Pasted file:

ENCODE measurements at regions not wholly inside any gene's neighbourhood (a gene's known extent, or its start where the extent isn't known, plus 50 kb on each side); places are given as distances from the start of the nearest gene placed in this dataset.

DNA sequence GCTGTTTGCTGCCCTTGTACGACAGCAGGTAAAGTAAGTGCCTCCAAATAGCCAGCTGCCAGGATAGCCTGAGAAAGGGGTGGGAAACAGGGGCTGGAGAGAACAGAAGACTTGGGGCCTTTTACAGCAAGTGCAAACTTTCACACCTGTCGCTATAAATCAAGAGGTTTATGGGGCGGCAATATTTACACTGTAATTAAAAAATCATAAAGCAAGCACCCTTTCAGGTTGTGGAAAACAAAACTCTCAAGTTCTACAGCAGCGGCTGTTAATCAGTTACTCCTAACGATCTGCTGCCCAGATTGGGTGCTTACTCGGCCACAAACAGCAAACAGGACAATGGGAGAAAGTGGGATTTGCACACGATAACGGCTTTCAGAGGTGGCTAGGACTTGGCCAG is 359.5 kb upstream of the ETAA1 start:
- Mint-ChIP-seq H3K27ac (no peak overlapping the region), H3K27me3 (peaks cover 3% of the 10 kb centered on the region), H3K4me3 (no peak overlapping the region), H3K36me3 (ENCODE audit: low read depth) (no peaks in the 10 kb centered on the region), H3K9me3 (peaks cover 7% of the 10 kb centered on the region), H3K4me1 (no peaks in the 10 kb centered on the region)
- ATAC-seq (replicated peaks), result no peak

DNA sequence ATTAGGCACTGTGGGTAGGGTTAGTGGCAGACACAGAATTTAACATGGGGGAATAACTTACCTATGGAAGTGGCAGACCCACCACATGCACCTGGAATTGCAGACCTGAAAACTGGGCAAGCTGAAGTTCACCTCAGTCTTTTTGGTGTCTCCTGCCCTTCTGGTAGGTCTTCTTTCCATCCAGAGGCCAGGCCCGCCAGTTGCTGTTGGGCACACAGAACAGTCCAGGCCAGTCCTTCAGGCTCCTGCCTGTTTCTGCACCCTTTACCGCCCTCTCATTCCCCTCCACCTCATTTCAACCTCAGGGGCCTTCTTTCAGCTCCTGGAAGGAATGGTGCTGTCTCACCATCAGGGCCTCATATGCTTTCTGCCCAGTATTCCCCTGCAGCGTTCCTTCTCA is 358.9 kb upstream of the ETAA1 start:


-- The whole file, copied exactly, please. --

ENCODE measurements at regions not wholly inside any gene's neighbourhood (a gene's known extent, or its start where the extent isn't known, plus 50 kb on each side); places are given as distances from the start of the nearest gene placed in this dataset.

DNA sequence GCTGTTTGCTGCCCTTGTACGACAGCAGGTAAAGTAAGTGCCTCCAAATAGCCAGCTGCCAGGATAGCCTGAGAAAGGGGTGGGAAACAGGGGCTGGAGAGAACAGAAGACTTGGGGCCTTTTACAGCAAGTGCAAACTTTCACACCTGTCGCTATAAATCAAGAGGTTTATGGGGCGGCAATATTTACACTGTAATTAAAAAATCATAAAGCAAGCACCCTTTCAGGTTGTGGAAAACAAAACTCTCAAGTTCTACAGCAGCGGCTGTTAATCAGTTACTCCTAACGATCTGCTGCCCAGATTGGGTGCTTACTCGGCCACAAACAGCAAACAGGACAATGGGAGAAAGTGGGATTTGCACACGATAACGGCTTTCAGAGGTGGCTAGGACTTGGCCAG is 359.5 kb upstream of the ETAA1 start:
- Mint-ChIP-seq H3K27ac (no peak overlapping the region), H3K27me3 (peaks cover 3% of the 10 kb centered on the region), H3K4me3 (no peak overlapping the region), H3K36me3 (ENCODE audit: low read depth) (no peaks in the 10 kb centered on the region), H3K9me3 (peaks cover 7% of the 10 kb centered on the region), H3K4me1 (no peaks in the 10 kb centered on the region)
- ATAC-seq (replicated peaks), result no peak

DNA sequence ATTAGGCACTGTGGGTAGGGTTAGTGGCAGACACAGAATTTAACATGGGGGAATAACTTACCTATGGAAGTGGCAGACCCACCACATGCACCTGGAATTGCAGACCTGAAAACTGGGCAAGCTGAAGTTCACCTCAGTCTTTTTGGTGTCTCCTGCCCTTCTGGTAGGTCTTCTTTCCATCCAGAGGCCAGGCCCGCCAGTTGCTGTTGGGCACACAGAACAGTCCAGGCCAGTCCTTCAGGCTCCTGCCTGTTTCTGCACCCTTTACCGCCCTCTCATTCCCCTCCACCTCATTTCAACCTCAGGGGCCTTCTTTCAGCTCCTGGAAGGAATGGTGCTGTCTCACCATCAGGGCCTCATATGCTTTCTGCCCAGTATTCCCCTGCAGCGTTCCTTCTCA is 358.9 kb upstream of the ETAA1 start: